David Frum begins “Trumpocracy: The Corruption of the American Republic” with a quotation from Montesquieu, the French philosopher who had a profound impact on America’s Founding Fathers. A free society, Montesquieu wrote, must guard not only against the crimes of leaders but also against “negligence, mistakes, a certain slackness in the love of the homeland, dangerous examples, the seeds of corruption, that which does not run counter to the laws but eludes them, that which does not destroy them but weakens them.”
A senior editor at The Atlantic, speechwriter and special assistant to President George W. Bush, Mr. Frum is a respected establishment Republican. He believes, for example, that President Barack Obama’s executive order deferring enforcement of immigration laws against DACA “Dreamers” was unconstitutional while President Donald Trump’s travel ban was well within the powers of his office.
Mr. Frum’s conservative credentials add credibility to his withering assault on the damage done by Mr. Trump and those who support, enable and empower him.
The author’s enumeration of Mr. Trump’s behavior as a candidate and as president is well-documented and well-known. More important is his insightful analysis of the grave threat to our democracy posed by the current and deepening paralysis of government under President Trump; the subversion of norms; contempt for conflicts of interest; and the incitement of resentment, cynicism, and violence among members of the president’s base.
In “Trumpocracy,” Mr. Frum demonstrates that the president is a consummate “producer, writer and star of the extravaganza performance of the theater of resentment.” Mr. Trump exploits the surge of Americans who, following the Great Recession of 2008, declared themselves “angry with government.” And the “we versus them” conviction of many working-class white males, who want less change, security more than opportunity, and who believe that government-mandated economic redistribution rewards “lazy” black and brown people.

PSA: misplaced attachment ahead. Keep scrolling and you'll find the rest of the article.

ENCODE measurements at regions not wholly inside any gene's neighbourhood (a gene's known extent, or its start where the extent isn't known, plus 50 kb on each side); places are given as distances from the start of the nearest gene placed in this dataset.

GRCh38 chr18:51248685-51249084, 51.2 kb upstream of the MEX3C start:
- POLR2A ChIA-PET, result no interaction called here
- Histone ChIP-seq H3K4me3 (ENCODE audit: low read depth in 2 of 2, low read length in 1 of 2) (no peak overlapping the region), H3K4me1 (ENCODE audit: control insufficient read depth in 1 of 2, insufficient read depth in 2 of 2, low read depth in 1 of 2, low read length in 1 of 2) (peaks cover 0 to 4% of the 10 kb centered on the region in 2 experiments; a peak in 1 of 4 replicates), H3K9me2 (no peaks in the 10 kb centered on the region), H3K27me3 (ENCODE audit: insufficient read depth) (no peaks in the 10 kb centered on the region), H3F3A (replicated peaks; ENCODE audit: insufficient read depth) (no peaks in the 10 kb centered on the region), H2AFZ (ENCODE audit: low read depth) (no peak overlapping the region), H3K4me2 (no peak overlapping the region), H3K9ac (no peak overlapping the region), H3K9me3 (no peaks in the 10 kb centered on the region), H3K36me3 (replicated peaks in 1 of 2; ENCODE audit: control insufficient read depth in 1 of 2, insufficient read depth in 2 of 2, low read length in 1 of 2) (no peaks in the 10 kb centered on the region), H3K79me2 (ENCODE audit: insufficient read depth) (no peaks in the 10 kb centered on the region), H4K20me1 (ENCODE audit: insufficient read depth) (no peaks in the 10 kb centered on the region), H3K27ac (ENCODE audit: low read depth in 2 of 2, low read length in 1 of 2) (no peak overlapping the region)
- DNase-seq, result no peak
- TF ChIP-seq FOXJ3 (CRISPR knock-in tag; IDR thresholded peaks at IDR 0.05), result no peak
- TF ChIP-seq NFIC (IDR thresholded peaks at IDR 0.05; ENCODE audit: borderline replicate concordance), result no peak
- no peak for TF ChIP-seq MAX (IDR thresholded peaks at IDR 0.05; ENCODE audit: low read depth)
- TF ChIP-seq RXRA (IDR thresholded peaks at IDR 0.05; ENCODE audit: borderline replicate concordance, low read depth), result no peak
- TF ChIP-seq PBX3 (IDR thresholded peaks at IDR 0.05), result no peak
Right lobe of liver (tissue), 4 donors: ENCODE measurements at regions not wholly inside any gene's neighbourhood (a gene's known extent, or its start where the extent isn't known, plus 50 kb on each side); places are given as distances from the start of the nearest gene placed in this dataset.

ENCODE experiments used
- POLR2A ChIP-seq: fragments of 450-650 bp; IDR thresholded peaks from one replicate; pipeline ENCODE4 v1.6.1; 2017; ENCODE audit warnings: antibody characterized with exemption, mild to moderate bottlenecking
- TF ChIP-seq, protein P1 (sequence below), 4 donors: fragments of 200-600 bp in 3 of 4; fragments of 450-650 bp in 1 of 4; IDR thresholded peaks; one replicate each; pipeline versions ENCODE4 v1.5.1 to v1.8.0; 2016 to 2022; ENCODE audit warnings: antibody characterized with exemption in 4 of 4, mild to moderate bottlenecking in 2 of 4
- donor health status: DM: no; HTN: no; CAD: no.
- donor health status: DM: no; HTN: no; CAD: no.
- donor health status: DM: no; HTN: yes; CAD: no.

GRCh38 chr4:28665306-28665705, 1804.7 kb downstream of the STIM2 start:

Exploiting the growing contempt for “political correctness,” Mr. Frum writes, Mr. Trump offers instead “a culture of impunity.” He refuses to release his tax returns, makes self-evidently empty promises to divest from his businesses, and issues pro forma apologies for inappropriate advances to women. He changes his positions, lies without qualm or remorse, but never equivocates.
With a wink of his own, Mr. Frum suggests that “there is no hypocrisy about Donald Trump.” After all, at campaign rallies, Mr. Trump often recited a parable that concluded, “You knew I was a snake when you took me in.”
A substantial number of young Americans, some of them still living in their parents’ basement as they searched for a job, Mr. Frum maintains, voted for a con man, an inconsistent, incompetent, embarrassing and ridiculous reality TV star who “blatantly asserts power over truth,” precisely because they saw these “weaknesses” as strengths. Less committed to democracy as an indispensable form of government, they identify with a loser who has won.
In a concluding chapter, Mr. Frum tries to glimpse some “shafts of light in these dark days.” Donald Trump, he suggests, has exposed dangers in American society that have been ignored or unaddressed by political, economic and cultural elites. Mr. Trump has inadvertently underscored “the preciousness of truth,” and an independent mass media, amid real-time evidence that “to abandon facts is to abandon freedom.”
The president, Mr. Frum claims, is reminding Americans that bullies are cowards. He has taught liberals to appreciate national security and intelligence agencies. He has forced establishment Republicans to confront and revise outdated policy priorities. Best of all, Mr. Trump had “delivered a booster shot” to bolster the anti-authoritarian immunities and civic activism “of a younger generation apparently lacking in them.”
At the Constitutional Convention in 1787, Mr. Frum notes, Gouverneur Morris defended the inclusion of a provision for impeachment. A republican government, Morris declared, should not expose itself “to the danger of seeing the First Magistrate in foreign pay without being able to guard against it without displacing him.”
Mr. Frum knows that talk of impeachment is premature and may be unwarranted. With a burst of faith, he chooses to believe that Donald Trump is already being displaced by his own “disavowal of responsibility” and countermeasures being taken against him by national security agencies and his own Justice Department. Perhaps, Mr. Frum indicates, “everything will all return to normal when and if Trump departs the scene.”
But then again, Mr. Frum forces himself to acknowledge, “perhaps it will not.”
Glenn C. Altschuler is the Thomas and Dorothy Litwin Professor of American Studies at Cornell University.